Though the distance to these two schools was approximately the same from Flossie’s home, though in opposite directions, her father thought it best she transfer to Summit Lake. There was a straight and sandy road she could walk along all the way and no longer have to make a cross-country trip.

It was about this time that Mr. M. C. Heminger came to Kenmore from Clinton, Ohio, moving into a house on 8th St., close neighbors of the Tripletts.

Mr. Heminger had been a highly respected member of the Clinton School Board and it was not long before he was elected to serve on Kenmore’s School Board.

Shortly after his election, it was felt that Kenmore could use another school. The site was picked. The majority of the Board felt a  two-room structure would be sufficient. Mr. Heminger felt nothing should be built with less than four rooms. “Mr. Heminger was a very well educated man, a brilliant man, and a very determined man!” Despite all arguments and even a move to impeach him for proposing a wanton waste of the taxpayers monies, he stuck by his demand and won.

Though they did proceed with building a four-room structure, Mr. Heminger didn’t entirely get his way. They only finished two of the rooms, saying” never, never would they need those others.”

The school was named “Central” – later renamed for M. C. Hemginer, honoring this same man they had fought so hard against.

Flossie was one of the first students to enter Central School. (On the occasion of the dedication of the gymnasium built on some years later, an effort was made to locate all of the original students for a reunion. At that time only five could be found. Today (1984) only Mrs. Wilson and Mrs. Zilla Lonsbury remain – and both are still in Kenmore)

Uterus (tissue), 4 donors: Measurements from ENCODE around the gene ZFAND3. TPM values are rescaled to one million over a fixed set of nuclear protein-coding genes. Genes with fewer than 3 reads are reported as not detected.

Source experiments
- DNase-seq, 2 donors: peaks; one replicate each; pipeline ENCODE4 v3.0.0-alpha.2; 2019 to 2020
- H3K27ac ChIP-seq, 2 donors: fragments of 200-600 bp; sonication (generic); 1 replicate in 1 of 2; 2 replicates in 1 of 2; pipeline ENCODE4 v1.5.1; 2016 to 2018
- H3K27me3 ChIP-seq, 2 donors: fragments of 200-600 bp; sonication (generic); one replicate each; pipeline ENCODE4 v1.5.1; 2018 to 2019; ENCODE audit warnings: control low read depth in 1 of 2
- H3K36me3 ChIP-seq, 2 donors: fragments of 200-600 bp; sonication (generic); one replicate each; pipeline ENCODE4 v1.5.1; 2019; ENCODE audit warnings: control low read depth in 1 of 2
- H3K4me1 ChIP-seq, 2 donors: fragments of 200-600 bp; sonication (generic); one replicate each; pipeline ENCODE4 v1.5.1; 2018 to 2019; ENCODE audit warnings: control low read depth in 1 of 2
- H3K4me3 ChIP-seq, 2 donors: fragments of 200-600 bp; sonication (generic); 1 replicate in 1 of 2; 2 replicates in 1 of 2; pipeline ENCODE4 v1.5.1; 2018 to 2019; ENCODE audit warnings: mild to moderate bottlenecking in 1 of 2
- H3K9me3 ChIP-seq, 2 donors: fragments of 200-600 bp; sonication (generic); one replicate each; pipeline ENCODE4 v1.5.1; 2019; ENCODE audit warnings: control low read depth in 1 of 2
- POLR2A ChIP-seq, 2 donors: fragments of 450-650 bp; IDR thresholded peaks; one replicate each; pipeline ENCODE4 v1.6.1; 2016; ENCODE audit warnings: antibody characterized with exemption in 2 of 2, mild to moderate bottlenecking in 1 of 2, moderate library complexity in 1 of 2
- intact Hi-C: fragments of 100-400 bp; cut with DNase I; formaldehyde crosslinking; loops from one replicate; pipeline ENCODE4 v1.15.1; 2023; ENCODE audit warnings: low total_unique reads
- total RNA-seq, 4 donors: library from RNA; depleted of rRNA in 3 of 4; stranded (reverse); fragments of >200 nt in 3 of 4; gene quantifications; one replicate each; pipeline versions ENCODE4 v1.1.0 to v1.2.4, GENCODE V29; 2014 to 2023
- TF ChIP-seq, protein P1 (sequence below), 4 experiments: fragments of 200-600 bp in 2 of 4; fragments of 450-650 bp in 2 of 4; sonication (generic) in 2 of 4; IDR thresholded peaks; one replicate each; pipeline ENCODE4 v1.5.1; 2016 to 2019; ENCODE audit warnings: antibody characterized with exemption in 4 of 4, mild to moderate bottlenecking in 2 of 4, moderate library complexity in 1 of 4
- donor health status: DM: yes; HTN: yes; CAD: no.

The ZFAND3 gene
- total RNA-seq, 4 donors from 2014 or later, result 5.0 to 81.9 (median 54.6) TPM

The town grew and the population flourished until it was no time before they had to finish the third room at Central. Then, within another year, they had to finish the fourth….proving to the embarrassment of many, that M. C. Heminger knew of which he spoke.

Within a short span of time later, Pfeiffer, Smith and Lawndale schools were all built.

About the time they decided to layout and put Kenmore Blvd. through, many in the Village of Halo thought it was also time to change the name. This brought about another big controversy. Austin Triplett was much against the change. What had been good enough for him and a lot of others all those years, should be good enough for anybody. But despite objections, the Village of Halo became the Village of Kenmore.

There were two doctors who served early Kenmore: Dr. Carr with offices on Wingerter St., and Dr. Alsbaugh with offices on the Blvd.

A special Saturday treat for Flossie and a few of her friends was to get to ride a big horse-drawn wagon from Kenmore down to neighboring Manchester to the coal yard. There the men would load the big wagon high with big chunks of black coal and Flossie and her friends got to ride back to Kenmore, in style, high atop the coal. This was the greatest!

When Flossie was small, there was no church in Kenmore. This bothered quite a few residents. To get one started, Flossie’s grandfather, Austin J. Triplett, offered to donate the land for a site, if monies could be gotten together to build the church.

By chance, it was soon learned that a church in Manchester was up for sale.

Five farm families; the Austin Tripletts, the Allen Kipplingers, the Watters, the Witners and the Sours got together, pooled their monies and bought the church.

With almost total volunteer labor, the church was dismantled, brought to Kenmore in sections and reassembled on a site on Manchester Rd.

This church was an Evangelical Church, later merging with the Methodist.

This building served the congregation well for several years; until it was outgrown.